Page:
In this series of articles, our resident tape wizard Greg Cosell will take an in-depth look at some of the more interesting fantasy players for the 2020 NFL season. It’s a peek behind the curtain of the film room, as these are Greg’s raw, unfiltered notes he takes as he watches a player.
With a new offense and a supremely talented rookie QB, Cardinals WR Christian Kirk was a very popular breakout pick in 2019. While he flashed in his second season, nagging injuries robbed him of action for the second straight year — Kirk has missed seven games in two seasons.
Now, he’s the clear #2 to DeAndre Hopkins for the Cardinals, who are hoping to take a big step forward in Year Two for QB Kyler Murray and coach Kliff Kingsbury. If Kirk can stay on the field, what does he bring to the table?
What immediately stood out was Kirk’s natural quickness, both as a route runner and run-after-catch. Kirk is more quick than straight-line fast and explosive.
Kirk showed excellent short-area quickness as a route runner. He’s effective in the slot running choice routes, option routes, and pivot routes.
Kirk flashed the understanding of how to use his vertical stem to attack the leverage of corners and create separation at the top of his route stem.
Kirk is effective in the WR screen game with his plus run-after-catch ability. Given this, he can also be effective on jet sweeps with his burst and speed to the perimeter.
When aligned as an X receiver, Kirk had clear limitations with his size. He was not the kind of receiver who was going to make contested 50/50 catches.
Overall, Kirk showed excellent quickness as a route runner with the ability to work effectively from the slot. He also showed enough speed on the outside to, at times, get on top of corners.
Kirk fits the profile of an NFL slot receiver with his size and overall traits, and that would likely be his predominant position in a more conventional NFL offense.
My sense is Kirk has the traits to be a quality WR who is location-versatile within the Cardinals’ offense. As Kingsbury grows as a coach and gains more experience, and Murray theoretically improves, I believe Kirk will become more of a factor in the passing game.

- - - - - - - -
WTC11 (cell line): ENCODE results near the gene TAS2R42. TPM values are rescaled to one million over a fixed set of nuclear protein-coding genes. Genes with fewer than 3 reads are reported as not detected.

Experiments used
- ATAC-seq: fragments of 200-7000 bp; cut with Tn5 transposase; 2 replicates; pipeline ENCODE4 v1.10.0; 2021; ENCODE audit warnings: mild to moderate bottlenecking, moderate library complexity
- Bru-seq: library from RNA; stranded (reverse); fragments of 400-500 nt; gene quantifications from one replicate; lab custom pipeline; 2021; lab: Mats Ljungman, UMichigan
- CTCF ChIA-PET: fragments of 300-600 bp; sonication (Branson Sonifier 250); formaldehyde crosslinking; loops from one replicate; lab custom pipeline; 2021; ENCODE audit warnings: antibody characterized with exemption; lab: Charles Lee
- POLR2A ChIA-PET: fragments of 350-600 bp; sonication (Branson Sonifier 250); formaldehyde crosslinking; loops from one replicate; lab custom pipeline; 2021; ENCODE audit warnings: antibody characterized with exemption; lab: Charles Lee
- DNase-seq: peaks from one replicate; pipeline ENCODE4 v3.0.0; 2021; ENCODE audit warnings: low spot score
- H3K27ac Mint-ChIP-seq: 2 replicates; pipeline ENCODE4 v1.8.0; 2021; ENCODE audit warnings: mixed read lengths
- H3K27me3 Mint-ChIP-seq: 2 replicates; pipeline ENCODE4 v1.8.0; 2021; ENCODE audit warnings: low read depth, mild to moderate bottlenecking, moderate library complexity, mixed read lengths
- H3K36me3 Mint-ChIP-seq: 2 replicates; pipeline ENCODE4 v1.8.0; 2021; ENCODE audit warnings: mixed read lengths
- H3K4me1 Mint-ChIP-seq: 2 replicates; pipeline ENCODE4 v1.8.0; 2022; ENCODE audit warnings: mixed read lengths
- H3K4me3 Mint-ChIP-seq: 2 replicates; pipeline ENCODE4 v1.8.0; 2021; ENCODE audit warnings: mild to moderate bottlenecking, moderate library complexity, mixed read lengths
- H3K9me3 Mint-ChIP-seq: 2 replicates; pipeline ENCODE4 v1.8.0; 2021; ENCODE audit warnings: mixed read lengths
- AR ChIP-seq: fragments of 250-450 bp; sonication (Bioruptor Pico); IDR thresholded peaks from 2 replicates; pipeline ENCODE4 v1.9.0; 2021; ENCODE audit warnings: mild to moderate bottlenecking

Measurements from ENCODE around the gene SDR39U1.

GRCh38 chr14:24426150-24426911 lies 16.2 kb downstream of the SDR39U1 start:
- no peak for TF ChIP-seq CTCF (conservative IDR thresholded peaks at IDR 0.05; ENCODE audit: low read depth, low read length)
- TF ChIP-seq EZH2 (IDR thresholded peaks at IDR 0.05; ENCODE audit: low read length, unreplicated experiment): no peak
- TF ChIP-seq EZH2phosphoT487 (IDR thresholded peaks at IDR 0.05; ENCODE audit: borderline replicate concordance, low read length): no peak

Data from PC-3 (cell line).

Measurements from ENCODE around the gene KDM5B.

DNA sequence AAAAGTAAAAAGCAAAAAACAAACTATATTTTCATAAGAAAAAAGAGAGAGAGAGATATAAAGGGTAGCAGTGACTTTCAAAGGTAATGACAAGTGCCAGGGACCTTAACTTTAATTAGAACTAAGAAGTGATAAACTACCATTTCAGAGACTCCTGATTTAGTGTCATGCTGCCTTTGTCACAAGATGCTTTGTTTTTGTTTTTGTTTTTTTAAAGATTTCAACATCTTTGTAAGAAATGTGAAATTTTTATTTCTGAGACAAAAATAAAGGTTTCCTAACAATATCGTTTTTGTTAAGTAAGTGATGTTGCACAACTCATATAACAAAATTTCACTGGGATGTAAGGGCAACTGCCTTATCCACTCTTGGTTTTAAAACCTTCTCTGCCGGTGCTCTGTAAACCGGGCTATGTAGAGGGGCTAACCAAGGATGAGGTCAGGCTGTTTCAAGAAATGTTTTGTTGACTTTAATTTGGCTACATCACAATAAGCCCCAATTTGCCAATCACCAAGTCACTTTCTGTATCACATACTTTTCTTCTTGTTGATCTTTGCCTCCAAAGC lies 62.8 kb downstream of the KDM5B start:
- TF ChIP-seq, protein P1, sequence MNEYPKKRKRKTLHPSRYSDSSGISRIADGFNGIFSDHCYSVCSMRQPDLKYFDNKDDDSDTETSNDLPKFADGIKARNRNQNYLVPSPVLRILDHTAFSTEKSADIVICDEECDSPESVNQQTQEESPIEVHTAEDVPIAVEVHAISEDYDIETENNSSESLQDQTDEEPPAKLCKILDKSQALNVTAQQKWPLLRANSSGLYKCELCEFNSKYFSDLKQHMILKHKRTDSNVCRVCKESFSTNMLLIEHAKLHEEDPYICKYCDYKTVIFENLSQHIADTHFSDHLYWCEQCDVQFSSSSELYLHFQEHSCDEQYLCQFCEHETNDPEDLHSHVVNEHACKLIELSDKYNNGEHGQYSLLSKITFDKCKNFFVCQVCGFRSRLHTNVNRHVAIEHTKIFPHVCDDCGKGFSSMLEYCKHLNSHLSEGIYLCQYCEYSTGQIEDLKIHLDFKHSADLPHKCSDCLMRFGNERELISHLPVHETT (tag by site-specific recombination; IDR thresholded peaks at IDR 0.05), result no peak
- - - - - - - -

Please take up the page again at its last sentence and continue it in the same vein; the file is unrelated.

- Kirk stats: 68/709/3 (10.4 YPR, 108 targets)
- Kirk lined up in multiple positions in the Cards’ shotgun spread offense: he aligned in different splits both outside and in the slot, including inside slot to trips in 3x1 sets (a predominant location for Kirk).
- In 2x2 sets out of 10 personnel, Kirk almost always aligned in the slot – Larry Fitzgerald was the other slot to the opposite side.
- There were snaps on which Kirk was the boundary X in both 2x1 and 3x1 sets – he was alignment versatile in Kingsbury’s Air Raid offense.
- Kirk played significant snaps outside, especially as the Cards moved to more 11 personnel groupings later in the season – over the last half of the season, Kirk consistently lined up on the outside.
- Kirk was also used as a movement receiver with multiple motion concepts, including jet sweep and orbit reverse.
- One route Kirk ran from the inside slot to trips was the deep sail route. It is the old “Y-Sail” concept that has always been part of the Air Raid offense. He ran this on his 34-yard reception against the Ravens.
- There were concepts in which the Cards got the ball to Kirk in space to take advantage of his run-after-catch ability. Innovative screen concepts were one way to do this.
- Kirk ran a lot of quick-game sit routes — these are easy receptions, but for minimal yards with no run-after-catch.
- Kirk’s 33-yard TD against the Buccaneers came on a straight go route. The Bucs were in Cover 6 with CB Sean Murphy-Bunting in quarters. Murphy-Bunting had his eyes inside and did not react quickly enough to Kirk’s go route – it was more of a poor play by a rookie corner than an example of Kirk’s speed.
- With Hopkins now in Arizona, and likely the boundary X receiver, in most formations I would expect Kirk to be a movement Z and slot receiver.